(Bloomberg) -- Japanese voters want an election before any hike in taxes to fund Prime Minister Fumio Kishida's plans for a record increase in defense spending and providing more support for families with children, according to two polls.
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About 63% of respondents to a poll by the Nikkei newspaper carried out Jan 27-29 and 77% of those who took part in a survey by Kyodo News Jan 28-29 said Kishida should go to the people ahead of any increase in the tax burden.
After pledging an unprecedented 60% hike in defense spending over five years and a doubling in outlays aimed at encouraging people to have children, Kishida faces weeks of quizzing in parliamentary committees starting Monday over where the deeply indebted country will find the funds.
Any increase in taxes would be particularly unwelcome, as the highest inflation in 40 years has hit household budgets, and few expect pay rises to outstrip the pace of rising prices.
While he need not hold a general election for more than two years, the unpopular premier could opt to go to the public early in a bid to re-establish his mandate, with the opposition too fragmented to pose a serious challenge. Support for his cabinet was little changed at 33.4% in the Kyodo survey and 39% in the Nikkei poll.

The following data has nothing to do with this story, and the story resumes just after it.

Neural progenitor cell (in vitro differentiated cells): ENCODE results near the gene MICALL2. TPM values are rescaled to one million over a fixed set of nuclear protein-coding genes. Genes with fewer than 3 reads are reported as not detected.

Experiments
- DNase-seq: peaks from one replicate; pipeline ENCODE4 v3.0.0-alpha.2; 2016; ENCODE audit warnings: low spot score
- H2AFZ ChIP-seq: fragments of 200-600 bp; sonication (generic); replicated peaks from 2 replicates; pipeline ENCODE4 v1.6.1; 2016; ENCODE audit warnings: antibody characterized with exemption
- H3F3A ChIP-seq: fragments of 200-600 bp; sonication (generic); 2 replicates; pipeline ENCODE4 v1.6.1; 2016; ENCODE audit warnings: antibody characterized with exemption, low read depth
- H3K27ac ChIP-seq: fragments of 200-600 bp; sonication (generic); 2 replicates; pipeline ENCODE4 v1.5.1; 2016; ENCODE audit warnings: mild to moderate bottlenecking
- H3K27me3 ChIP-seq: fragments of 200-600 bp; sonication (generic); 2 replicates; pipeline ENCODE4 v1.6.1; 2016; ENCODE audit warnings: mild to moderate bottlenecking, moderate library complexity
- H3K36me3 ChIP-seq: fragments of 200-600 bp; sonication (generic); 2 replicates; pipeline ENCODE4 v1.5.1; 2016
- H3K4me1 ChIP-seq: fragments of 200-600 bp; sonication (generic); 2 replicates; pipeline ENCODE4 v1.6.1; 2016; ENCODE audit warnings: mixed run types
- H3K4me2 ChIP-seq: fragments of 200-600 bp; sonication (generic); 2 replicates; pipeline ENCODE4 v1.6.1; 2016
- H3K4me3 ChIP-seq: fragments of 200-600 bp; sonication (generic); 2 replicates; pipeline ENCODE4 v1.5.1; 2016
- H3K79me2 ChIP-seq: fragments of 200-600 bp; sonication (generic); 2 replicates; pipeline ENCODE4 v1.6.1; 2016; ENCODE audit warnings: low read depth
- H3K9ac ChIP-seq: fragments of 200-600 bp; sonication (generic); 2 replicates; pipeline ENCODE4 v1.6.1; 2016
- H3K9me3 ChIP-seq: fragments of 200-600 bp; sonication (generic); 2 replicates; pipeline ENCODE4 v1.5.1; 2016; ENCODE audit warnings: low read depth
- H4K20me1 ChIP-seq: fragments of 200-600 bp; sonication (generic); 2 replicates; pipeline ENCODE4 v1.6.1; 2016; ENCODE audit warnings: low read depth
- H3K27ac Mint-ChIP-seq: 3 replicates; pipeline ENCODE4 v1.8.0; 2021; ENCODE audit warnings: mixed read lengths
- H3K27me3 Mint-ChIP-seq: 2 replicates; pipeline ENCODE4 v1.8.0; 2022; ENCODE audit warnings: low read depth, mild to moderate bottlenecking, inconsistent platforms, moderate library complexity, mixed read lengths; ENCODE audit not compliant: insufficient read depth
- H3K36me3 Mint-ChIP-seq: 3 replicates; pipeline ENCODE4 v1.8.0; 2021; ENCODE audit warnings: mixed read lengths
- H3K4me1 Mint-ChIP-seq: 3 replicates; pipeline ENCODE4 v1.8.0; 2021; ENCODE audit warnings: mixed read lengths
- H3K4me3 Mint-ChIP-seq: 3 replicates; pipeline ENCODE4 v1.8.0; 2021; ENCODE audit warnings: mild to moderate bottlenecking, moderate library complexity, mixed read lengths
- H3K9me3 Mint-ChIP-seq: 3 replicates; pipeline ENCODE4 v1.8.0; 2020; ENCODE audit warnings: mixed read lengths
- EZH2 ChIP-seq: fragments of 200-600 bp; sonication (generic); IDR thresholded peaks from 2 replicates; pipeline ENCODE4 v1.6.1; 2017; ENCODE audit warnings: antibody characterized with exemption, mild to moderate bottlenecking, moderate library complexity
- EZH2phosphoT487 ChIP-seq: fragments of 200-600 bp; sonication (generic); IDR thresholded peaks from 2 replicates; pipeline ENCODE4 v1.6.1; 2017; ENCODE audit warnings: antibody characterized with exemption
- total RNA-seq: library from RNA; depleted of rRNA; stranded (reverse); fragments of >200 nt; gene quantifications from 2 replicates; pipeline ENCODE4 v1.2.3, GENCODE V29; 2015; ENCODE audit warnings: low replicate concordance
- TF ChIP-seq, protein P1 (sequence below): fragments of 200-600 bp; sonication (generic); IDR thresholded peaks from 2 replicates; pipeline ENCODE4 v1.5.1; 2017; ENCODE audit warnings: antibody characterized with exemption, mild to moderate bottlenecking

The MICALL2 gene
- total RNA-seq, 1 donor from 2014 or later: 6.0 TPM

Most of the respondents to the Kyodo poll said they approved of plans to increase spending on children in one of the world's most aged countries, but almost 64% of respondents said they opposed a corresponding tax hike. While Kishida has called on employers to raise wages at a rate above inflation, as many as 80% said they didn't expect pay hikes on that scale this year.
A majority of those polled by the Nikkei said they didn't think Kishida's measures would be effective in tackling the country's demographic woes.
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